Spending time with your sweetheart is lovely, but the best part of Valentine’s Day is the chocolate. At least, it can be. Working with chocolate can be tricky, so we’ve compiled a few tips (and an easy step-by-step recipe) from head chef Francisco Migoya that will make creating homemade chocolates a little easier—no tempering necessary.
Add a little bit of oil, such as olive or canola, to melted chocolate. This will prevent the chocolate from developing unsightly streaks if you’re not tempering it. The fat from the oil will destabilize the polymorphous fat crystals found in cocoa butter, preventing the crystals from arranging themselves. It’s the same principle used in chocolate-dipped ice cream cones, where the chocolate is mixed with coconut oil, and works beautifully to make chocolate-dipped strawberries.
Water and chocolate are not friends, however a tiny bit of water can be a huge boon to manipulating chocolate to work in your favor. Sugar is hygroscopic, meaning it is attracted to moisture and easily binds to water molecules. The sugars in chocolate are no different. When a few drops of water are added to the chocolate, the sugar will want to bind to the water, no matter how little is added. The reaction causes the chocolate to thicken, making it pipe-able.
You need only a small amount of water (think drops, not teaspoons) to thicken chocolate, and this technique works with any type of chocolate. The amount of water you add will vary depending on the viscosity of the chocolate you’re using, so it’s best to start by mixing just one or two drops into the melted chocolate, and then adjust to the desired thickness. To demonstrate, chef Migoya created dark-chocolate pops, covered in dehydrated strawberries.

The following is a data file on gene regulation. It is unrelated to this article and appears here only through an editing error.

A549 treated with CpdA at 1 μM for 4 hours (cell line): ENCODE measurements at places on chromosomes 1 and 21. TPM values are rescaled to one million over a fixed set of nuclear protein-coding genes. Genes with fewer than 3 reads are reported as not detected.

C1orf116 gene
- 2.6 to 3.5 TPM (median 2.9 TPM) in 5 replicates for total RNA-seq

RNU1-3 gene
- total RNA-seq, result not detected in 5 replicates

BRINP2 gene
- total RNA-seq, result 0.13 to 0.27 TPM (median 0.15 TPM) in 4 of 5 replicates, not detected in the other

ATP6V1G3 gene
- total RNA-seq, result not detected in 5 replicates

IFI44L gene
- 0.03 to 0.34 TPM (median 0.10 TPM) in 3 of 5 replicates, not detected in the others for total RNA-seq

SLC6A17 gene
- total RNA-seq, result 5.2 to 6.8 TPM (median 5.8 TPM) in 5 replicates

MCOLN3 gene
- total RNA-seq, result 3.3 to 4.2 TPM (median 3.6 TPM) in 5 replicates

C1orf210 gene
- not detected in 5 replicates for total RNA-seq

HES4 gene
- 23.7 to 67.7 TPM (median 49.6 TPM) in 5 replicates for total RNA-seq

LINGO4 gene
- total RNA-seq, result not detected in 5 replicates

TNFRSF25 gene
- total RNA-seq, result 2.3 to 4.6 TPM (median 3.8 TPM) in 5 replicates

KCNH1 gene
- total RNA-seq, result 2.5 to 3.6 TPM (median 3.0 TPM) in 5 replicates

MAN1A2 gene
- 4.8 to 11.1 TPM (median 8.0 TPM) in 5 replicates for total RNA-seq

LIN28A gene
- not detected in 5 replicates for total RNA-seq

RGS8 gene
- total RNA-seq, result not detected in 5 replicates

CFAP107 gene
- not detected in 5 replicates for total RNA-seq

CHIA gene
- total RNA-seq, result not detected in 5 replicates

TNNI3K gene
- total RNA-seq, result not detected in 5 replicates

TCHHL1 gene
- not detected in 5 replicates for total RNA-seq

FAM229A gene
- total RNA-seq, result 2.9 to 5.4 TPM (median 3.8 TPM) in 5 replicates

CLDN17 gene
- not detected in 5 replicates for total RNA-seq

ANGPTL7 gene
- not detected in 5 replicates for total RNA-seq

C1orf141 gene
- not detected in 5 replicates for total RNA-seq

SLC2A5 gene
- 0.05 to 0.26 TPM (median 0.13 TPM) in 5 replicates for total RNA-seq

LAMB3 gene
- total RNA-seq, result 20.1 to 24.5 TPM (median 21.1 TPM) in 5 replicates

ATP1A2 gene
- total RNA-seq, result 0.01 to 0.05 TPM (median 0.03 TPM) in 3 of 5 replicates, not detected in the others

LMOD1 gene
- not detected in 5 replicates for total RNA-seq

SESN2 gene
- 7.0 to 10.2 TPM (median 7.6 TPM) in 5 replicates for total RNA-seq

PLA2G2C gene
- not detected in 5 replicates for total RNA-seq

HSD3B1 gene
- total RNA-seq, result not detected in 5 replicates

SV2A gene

First, assemble the pop sticks on a flat surface, such as clear plexiglass or a sheet pan, that is lined with an acetate sheet or parchment paper.
Next, add a few drops of water to the melted dark chocolate.
Transfer the thickened chocolate to a pastry bag. We used a round pastry tip, though any shape could be used to create desired effects.
Pipe the chocolate from one end of the stick to the other, overlapping to create a free-form chocolate latticework.
Once all of the chocolate is piped onto the sticks, add a topping for extra flavor and a punch of color. We used dehydrated strawberries, inspired by the classic combination. Immediately transfer the finished chocolate pops to a refrigerator until you’re ready to serve them. Refrigerating your chocolate will prevent sugar bloom, which creates a white powdery look on the surface of the chocolate.
If you’re still craving more, chef Migoya shared more sweet tips with chef Jamie Gwen. Stay tuned to our blog for even more heartbreakingly good chocolate later this week.